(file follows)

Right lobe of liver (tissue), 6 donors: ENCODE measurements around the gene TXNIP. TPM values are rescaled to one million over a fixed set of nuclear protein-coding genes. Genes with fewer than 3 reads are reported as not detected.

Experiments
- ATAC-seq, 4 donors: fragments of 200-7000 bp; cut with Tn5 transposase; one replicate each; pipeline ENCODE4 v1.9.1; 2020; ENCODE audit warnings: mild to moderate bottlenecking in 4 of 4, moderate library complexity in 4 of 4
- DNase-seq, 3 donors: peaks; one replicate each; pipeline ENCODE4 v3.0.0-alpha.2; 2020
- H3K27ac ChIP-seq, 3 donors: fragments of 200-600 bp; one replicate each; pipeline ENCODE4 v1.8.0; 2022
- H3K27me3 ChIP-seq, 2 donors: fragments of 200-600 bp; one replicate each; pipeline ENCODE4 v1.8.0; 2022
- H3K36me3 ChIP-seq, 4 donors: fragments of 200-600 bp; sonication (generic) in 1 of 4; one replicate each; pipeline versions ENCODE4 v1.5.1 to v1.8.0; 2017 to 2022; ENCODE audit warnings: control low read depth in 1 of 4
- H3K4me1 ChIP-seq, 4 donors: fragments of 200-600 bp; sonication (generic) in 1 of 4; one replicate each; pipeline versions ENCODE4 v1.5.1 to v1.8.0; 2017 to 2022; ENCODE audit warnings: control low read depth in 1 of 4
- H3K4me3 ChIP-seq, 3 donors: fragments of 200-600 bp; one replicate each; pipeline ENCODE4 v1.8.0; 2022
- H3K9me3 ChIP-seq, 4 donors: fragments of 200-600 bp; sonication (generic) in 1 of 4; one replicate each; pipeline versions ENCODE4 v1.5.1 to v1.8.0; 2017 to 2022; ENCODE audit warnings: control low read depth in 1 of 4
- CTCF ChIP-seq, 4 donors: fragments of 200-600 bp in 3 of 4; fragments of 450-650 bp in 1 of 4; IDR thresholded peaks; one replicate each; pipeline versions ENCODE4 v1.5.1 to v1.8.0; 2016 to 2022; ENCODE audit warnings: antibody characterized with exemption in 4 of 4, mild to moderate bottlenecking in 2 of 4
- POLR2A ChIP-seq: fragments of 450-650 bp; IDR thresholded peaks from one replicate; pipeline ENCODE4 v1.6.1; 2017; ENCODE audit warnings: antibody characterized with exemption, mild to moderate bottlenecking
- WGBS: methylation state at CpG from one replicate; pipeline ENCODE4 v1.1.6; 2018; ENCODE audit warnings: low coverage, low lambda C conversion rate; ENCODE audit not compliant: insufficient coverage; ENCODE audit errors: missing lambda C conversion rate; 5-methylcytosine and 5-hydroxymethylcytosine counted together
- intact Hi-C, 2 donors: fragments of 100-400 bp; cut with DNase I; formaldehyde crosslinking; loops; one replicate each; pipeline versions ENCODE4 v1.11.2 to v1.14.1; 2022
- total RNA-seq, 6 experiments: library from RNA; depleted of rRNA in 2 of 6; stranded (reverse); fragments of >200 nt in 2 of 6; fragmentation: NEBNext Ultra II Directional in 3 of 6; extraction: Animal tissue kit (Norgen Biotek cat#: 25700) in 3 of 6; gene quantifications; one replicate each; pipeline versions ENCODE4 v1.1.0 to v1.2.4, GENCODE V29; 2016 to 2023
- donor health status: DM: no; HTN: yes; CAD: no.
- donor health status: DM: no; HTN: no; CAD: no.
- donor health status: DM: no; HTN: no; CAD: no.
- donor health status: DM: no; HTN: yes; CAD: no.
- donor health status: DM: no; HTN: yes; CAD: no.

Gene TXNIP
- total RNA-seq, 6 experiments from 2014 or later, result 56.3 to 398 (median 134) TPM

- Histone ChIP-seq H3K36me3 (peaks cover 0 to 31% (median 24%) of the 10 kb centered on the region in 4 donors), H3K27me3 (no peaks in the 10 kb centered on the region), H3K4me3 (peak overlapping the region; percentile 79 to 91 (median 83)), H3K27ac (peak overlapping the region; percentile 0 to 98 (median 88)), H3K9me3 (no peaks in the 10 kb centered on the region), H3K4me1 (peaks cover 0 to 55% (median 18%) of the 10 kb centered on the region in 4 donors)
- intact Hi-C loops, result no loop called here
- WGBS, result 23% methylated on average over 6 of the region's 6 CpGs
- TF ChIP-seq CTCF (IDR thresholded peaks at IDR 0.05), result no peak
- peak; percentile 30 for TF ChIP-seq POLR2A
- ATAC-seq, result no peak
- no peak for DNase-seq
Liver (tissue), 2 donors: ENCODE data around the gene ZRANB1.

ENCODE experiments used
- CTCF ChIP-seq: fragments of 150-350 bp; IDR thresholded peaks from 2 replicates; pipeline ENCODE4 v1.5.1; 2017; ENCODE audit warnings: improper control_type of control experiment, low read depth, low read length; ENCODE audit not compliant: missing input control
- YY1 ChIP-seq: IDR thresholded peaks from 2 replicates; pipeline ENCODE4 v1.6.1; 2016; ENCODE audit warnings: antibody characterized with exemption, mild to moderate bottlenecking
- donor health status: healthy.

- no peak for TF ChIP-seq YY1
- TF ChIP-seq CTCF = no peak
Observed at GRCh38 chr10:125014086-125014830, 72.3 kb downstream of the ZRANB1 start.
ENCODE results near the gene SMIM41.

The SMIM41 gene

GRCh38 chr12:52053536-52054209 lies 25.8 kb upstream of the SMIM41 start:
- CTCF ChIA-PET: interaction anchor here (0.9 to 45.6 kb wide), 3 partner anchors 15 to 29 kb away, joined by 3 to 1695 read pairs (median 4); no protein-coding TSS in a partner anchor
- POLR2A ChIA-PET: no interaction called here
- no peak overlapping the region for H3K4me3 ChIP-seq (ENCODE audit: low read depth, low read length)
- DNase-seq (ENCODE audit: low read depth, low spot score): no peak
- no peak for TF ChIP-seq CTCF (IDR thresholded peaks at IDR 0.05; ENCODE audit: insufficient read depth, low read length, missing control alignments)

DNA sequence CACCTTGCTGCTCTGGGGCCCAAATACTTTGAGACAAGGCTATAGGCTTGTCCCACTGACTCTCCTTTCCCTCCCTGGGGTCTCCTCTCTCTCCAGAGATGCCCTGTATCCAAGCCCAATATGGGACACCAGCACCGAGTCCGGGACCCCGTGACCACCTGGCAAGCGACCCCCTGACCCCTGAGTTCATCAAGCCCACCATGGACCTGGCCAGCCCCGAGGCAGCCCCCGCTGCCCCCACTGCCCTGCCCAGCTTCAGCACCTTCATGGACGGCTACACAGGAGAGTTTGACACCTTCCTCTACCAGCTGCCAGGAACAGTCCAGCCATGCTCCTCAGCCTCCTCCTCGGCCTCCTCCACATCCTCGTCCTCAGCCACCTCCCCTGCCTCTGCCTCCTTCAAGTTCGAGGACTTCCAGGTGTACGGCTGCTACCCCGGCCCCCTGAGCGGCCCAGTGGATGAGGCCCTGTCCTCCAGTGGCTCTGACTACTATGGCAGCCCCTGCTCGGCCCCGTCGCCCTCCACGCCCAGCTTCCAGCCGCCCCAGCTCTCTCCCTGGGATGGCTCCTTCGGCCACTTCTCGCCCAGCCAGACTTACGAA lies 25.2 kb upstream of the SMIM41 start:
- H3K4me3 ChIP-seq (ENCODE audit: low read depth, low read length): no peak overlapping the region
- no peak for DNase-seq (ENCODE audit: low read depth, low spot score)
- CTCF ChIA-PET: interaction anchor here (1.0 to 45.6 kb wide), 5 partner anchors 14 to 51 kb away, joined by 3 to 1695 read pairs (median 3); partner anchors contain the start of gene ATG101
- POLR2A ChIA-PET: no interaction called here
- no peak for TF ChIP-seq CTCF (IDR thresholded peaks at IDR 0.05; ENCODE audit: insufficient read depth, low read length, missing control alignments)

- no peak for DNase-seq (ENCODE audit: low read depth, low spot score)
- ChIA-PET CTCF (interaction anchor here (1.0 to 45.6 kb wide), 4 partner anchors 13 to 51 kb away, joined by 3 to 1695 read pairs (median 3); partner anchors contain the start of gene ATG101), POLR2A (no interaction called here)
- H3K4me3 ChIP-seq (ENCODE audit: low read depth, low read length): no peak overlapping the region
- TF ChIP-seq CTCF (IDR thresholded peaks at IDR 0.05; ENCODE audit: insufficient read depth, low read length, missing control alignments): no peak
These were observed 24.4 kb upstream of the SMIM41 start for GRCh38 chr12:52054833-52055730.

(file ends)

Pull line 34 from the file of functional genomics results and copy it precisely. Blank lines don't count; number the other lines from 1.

- donor health status: healthy.